Chirchik state pedagogical institute of tashkent region the faculty of history and languages the department of foreign languages

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The Yorkshire dialect is known for its sing-song quality, a little like Swedish.

/œ/ > /u/, as in luck (/luk/).

the is reduced to t'.

initial h is dropped.

was > were.

“dance” and “daft” have [æ]

aught and naught (pronounced /aut/ or /out/ and /naut/ or /nout/) are used for anything and nothing.


Welsh English is characterized by a sing-song quality and lightly rolled r's. It has been strongly influenced by the Welsh language, although it is increasingly influenced today by standard English, due to the large number of English people vacationing and retiring there.

“ing” is [in]; [h] is present; “wood” in Eng has [u], in WE may have both [u] and [a]

American English

American English has a number of regional accents, including such well-known accents as the Midwestern accent, the Southern accent, the speech of New England. On the whole, regional American accents share enough common features in pronunciation and speech patterns so that the spoken language in the United States can be clearly distinguished from the language spoken in Great Britain or from other varieties of spoken English.

Common characteristics of regional American accents include such clearly noticeable features as the sound [r] pronounced in all positions in words (e.g., hard [ha:rd], more [mo:r], first [fərst]); the sound [æ] in words like "ask, last, class, demand, dance" (whereas British English has [a:] in such cases); the sound [o] that sounds like [a:] in words like "hot, off, rob, gone, sorry, bother, want"; the sound [yu:] pronounced as [u:] after the letters "d, n, s, t" (duplicate, news, sue, student, tune).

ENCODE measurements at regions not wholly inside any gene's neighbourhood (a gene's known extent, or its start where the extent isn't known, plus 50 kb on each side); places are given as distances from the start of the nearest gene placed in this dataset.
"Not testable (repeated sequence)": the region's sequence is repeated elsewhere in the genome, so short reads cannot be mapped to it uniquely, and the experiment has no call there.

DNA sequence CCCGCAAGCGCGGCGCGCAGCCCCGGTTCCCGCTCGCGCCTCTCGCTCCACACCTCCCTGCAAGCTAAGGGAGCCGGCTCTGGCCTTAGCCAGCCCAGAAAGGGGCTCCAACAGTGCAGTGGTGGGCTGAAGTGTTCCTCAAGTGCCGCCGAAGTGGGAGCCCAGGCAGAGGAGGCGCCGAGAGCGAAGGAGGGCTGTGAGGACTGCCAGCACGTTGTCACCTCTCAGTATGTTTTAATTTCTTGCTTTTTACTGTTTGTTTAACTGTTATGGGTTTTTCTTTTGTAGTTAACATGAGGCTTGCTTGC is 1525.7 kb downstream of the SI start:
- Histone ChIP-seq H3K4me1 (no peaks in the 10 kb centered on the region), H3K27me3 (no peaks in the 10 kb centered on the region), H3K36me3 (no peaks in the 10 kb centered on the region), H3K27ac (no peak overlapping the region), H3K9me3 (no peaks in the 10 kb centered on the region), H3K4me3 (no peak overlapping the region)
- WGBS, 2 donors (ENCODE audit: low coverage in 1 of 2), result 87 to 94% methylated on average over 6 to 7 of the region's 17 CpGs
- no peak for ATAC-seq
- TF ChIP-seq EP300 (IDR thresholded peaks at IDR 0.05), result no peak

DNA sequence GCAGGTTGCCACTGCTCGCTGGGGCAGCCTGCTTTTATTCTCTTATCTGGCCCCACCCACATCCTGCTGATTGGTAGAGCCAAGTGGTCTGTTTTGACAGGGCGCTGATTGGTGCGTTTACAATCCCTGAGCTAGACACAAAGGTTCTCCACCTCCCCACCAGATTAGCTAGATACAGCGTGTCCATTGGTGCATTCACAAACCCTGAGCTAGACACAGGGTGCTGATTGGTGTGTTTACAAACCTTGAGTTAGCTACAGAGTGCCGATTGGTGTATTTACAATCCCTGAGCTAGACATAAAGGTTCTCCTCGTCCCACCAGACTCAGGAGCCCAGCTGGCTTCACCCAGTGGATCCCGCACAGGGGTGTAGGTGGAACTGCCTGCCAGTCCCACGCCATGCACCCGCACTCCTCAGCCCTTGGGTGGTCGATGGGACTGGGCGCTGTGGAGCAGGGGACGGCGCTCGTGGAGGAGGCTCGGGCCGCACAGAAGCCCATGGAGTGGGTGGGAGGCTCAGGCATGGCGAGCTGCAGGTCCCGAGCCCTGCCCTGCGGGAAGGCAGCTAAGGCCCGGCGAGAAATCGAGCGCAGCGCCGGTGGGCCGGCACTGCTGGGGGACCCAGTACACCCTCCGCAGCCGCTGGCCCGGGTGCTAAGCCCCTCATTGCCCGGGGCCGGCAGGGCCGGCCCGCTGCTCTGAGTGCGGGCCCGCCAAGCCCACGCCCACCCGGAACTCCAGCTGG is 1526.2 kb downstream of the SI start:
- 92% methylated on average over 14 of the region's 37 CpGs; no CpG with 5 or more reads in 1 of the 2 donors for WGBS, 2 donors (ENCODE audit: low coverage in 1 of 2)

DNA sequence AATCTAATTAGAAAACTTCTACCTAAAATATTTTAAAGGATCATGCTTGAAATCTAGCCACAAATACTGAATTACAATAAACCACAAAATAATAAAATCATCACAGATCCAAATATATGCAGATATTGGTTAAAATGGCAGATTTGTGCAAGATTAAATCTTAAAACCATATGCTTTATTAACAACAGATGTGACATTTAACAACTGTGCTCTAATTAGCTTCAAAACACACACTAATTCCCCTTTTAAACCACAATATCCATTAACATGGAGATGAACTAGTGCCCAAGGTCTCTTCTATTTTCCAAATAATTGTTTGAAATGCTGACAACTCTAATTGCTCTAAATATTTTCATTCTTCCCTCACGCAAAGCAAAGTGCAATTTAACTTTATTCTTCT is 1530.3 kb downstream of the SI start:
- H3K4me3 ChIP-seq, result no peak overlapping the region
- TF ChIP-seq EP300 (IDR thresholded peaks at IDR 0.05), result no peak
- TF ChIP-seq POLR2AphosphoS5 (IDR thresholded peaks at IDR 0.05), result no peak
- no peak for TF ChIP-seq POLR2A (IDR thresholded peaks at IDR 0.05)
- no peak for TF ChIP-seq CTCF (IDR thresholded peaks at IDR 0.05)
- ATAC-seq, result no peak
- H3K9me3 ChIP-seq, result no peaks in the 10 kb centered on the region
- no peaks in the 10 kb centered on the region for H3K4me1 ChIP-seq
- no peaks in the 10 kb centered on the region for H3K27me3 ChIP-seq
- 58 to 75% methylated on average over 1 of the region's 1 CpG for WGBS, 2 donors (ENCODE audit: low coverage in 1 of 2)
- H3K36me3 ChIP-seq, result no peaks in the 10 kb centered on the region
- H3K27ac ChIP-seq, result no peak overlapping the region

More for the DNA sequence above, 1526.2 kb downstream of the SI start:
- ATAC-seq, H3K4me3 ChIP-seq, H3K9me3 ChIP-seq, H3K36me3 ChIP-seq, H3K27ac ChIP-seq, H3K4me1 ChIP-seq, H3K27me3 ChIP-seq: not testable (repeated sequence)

In writing the letter U is missed, e.g. our – or, colour – color.

Australian English

Australian English is predominantly British English, and especially from the London area. R’s are dropped after vowels, but are often inserted between two words ending and beginning with vowels.

The vowels reflect a strong “Cockney” influence: The long a (/ei/) tends towards a long i (/ai/), so pay sounds like pie to an American ear. The long i (/ai/), in turn, tends towards oi, so cry sounds like croy. Ow sounds like it starts with a short a (/æ/). Other vowels are less dramatically shifted.

Scottish English

Scottish English uses a number of special dialect words. For example lake – loch; mountain – ben; church – kirk; to remember – to mind; beautiful – bonny; to live – to stay; a girl – lassie; no – ken.

/oi/, /ai/, and final /ei/ > /'i/, e.g. oil, wife, tide...

final /ai/ > /i/, e.g. ee (eye), dee (die), lee (lie)...

/ou/ > /ei/, e.g. ake (oak), bate (boat), hame (home), stane (stone), gae (go)...

/au/ > /u:/, e.g. about, house, cow, now... (often spelled oo or u)

/o/ > /a:/, e.g. saut (salt), law, aw (all)...

/ou/ > /a:/, e.g. auld (old), cauld (cold), snaw (snow)...

+/æ/ > /a/, e.g. man, lad, sat.

Standard variety is the variety of a language which has the highest status in a community or nation and which is usually based on the speech and writing of educated native speakers of the language. A standard variety is generally used in the news, media and in literature; described in dictionaries and grammars; taught in school and taught to non-native speakers when they learn the language as a foreign language. A standard variety may contain some variation in pronunciation according to the part of the country where it is spoken, e.g. Standard British English in Scotland, Wales, Southern England. Standard English is sometimes used as a cover term for all the national standard varieties of English.